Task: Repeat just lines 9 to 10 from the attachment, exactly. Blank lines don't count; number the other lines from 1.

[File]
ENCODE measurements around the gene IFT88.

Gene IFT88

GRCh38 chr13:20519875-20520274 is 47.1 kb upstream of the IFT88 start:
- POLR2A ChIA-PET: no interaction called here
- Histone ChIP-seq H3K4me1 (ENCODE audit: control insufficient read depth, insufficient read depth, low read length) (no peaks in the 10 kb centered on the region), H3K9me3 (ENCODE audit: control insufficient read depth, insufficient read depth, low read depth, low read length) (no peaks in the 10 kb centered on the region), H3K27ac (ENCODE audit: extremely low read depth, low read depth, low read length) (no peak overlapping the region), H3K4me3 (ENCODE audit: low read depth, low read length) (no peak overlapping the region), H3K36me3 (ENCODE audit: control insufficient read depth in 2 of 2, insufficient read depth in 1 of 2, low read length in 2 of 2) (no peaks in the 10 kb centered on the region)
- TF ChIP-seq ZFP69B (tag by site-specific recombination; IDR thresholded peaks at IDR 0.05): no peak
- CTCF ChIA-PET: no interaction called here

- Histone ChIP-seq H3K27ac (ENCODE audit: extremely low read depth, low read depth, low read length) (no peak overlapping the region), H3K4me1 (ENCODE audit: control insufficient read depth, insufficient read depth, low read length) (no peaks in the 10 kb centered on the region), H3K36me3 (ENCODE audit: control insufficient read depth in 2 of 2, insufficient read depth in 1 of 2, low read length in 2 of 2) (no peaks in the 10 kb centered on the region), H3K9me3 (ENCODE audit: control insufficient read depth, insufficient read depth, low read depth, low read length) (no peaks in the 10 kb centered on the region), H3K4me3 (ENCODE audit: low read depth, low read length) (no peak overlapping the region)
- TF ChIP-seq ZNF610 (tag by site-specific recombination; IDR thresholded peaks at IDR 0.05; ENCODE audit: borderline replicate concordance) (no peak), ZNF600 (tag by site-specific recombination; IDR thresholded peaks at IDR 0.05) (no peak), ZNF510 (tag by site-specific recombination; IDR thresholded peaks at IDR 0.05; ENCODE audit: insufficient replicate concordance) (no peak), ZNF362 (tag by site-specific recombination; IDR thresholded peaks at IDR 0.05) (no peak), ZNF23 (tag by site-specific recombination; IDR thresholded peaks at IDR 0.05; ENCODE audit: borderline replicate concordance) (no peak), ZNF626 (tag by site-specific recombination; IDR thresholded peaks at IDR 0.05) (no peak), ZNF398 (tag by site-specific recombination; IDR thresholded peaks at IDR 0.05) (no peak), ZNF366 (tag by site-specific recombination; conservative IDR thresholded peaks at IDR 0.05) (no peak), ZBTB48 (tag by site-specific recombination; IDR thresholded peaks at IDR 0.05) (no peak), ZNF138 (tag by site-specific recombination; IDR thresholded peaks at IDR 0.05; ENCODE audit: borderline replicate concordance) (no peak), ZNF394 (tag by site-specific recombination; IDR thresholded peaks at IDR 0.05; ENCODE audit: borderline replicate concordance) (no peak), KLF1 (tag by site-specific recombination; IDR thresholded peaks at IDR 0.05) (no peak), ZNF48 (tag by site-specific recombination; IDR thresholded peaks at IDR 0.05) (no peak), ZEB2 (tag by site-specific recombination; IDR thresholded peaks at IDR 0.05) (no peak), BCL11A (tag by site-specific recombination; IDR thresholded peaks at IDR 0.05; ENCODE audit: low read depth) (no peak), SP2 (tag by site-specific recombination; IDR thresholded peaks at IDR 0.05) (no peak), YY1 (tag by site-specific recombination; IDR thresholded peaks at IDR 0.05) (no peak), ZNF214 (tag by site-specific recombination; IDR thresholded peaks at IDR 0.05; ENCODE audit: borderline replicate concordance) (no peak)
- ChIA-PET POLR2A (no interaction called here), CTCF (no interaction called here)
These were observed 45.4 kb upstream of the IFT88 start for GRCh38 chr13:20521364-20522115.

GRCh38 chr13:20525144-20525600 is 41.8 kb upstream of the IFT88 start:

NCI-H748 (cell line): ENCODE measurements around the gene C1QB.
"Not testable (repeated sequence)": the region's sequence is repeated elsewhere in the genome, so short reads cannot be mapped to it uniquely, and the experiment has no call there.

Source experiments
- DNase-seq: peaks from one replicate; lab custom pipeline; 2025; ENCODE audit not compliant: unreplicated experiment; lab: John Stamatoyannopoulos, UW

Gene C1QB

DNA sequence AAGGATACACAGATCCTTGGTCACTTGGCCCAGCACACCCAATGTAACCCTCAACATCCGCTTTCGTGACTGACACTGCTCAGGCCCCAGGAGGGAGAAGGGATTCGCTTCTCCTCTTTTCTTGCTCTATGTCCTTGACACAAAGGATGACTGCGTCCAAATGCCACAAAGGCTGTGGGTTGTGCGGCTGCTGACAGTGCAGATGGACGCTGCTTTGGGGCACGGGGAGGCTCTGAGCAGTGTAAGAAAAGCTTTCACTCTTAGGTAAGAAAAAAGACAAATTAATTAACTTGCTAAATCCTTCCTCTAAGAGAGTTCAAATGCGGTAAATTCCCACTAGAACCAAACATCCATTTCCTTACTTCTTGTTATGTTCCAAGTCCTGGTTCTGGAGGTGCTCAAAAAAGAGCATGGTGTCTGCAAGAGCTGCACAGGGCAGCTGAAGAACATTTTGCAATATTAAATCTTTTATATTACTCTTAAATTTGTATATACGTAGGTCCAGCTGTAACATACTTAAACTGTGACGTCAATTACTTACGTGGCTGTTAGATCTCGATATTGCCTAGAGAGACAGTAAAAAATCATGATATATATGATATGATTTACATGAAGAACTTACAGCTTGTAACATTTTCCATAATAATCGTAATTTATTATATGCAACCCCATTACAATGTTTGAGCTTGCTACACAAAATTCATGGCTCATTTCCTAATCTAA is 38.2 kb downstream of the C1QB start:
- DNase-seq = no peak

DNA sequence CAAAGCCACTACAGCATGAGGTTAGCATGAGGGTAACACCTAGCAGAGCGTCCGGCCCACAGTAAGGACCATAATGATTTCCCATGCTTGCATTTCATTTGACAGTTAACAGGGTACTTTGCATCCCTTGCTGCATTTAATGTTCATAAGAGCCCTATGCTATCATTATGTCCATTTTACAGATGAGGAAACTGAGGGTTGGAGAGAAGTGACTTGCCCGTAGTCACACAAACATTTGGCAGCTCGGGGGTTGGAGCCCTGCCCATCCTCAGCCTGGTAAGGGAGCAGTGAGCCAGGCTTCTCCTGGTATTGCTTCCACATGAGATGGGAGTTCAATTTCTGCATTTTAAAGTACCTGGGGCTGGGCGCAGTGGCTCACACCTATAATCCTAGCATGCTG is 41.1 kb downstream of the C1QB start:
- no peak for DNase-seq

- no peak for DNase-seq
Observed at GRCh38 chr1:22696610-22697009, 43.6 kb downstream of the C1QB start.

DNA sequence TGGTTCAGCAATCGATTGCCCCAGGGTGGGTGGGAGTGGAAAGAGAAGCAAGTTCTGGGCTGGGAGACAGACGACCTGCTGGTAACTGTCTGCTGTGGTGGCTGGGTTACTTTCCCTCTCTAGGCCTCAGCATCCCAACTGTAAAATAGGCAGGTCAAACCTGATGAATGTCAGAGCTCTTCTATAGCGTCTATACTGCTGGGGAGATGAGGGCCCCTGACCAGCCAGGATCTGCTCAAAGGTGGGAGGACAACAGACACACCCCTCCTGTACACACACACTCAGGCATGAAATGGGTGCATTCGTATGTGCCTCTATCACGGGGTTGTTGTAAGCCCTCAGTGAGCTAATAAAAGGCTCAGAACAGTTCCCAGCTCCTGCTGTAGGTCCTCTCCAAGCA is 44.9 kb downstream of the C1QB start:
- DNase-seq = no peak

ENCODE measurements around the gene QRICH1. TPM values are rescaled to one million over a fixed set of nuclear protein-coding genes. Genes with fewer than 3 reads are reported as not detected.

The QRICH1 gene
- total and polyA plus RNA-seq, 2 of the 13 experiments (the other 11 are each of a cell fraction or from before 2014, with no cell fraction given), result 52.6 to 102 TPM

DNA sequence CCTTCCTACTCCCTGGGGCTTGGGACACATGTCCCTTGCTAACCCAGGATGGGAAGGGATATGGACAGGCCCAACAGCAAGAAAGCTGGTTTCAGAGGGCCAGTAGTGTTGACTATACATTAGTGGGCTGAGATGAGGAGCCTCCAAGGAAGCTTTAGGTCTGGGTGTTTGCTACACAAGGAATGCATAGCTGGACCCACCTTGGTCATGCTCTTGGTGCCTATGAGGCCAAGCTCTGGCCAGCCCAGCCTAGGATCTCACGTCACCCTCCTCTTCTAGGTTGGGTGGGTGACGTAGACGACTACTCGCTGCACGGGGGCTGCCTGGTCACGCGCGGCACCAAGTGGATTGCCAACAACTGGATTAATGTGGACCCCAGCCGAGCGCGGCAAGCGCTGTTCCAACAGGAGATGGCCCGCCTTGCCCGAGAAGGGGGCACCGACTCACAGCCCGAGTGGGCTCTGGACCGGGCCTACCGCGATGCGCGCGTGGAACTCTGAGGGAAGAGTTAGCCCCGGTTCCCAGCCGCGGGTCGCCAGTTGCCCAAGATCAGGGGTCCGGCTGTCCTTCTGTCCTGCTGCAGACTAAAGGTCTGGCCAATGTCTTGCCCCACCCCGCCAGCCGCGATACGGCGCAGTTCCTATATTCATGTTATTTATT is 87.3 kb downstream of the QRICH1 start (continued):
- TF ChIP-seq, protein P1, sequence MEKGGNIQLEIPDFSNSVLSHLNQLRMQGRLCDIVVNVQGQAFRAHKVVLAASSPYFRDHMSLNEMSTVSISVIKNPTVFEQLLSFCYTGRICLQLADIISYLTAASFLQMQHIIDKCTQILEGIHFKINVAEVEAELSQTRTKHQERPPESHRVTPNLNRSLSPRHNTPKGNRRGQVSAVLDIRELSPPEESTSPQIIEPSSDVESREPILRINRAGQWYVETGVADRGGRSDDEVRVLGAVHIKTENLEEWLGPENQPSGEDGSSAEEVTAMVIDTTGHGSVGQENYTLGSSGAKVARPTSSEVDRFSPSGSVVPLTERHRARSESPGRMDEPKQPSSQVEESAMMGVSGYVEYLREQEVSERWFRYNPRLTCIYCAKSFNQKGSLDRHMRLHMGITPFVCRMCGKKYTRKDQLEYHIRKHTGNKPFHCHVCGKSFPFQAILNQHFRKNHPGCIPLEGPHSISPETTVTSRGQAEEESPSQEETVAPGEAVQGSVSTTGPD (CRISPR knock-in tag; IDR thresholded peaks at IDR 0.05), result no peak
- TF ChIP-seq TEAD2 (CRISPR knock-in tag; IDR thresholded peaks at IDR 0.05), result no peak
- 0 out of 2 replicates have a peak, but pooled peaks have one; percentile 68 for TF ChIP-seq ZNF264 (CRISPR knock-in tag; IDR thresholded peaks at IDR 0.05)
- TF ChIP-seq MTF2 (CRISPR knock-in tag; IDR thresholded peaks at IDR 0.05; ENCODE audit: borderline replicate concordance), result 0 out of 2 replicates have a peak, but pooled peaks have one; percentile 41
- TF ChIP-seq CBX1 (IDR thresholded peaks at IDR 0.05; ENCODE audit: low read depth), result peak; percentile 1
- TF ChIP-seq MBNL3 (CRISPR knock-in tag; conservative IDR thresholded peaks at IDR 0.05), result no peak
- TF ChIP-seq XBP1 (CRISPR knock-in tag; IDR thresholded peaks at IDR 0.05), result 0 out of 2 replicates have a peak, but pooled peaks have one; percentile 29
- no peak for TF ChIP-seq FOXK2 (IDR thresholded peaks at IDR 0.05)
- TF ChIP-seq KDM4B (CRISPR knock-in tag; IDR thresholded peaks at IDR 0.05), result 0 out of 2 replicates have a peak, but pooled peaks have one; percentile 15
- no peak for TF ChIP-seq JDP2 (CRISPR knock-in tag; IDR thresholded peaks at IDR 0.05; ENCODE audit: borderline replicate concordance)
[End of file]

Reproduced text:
- TF ChIP-seq ZNF610 (tag by site-specific recombination; IDR thresholded peaks at IDR 0.05; ENCODE audit: borderline replicate concordance) (no peak), ZNF600 (tag by site-specific recombination; IDR thresholded peaks at IDR 0.05) (no peak), ZNF510 (tag by site-specific recombination; IDR thresholded peaks at IDR 0.05; ENCODE audit: insufficient replicate concordance) (no peak), ZNF362 (tag by site-specific recombination; IDR thresholded peaks at IDR 0.05) (no peak), ZNF23 (tag by site-specific recombination; IDR thresholded peaks at IDR 0.05; ENCODE audit: borderline replicate concordance) (no peak), ZNF626 (tag by site-specific recombination; IDR thresholded peaks at IDR 0.05) (no peak), ZNF398 (tag by site-specific recombination; IDR thresholded peaks at IDR 0.05) (no peak), ZNF366 (tag by site-specific recombination; conservative IDR thresholded peaks at IDR 0.05) (no peak), ZBTB48 (tag by site-specific recombination; IDR thresholded peaks at IDR 0.05) (no peak), ZNF138 (tag by site-specific recombination; IDR thresholded peaks at IDR 0.05; ENCODE audit: borderline replicate concordance) (no peak), ZNF394 (tag by site-specific recombination; IDR thresholded peaks at IDR 0.05; ENCODE audit: borderline replicate concordance) (no peak), KLF1 (tag by site-specific recombination; IDR thresholded peaks at IDR 0.05) (no peak), ZNF48 (tag by site-specific recombination; IDR thresholded peaks at IDR 0.05) (no peak), ZEB2 (tag by site-specific recombination; IDR thresholded peaks at IDR 0.05) (no peak), BCL11A (tag by site-specific recombination; IDR thresholded peaks at IDR 0.05; ENCODE audit: low read depth) (no peak), SP2 (tag by site-specific recombination; IDR thresholded peaks at IDR 0.05) (no peak), YY1 (tag by site-specific recombination; IDR thresholded peaks at IDR 0.05) (no peak), ZNF214 (tag by site-specific recombination; IDR thresholded peaks at IDR 0.05; ENCODE audit: borderline replicate concordance) (no peak)
- ChIA-PET POLR2A (no interaction called here), CTCF (no interaction called here)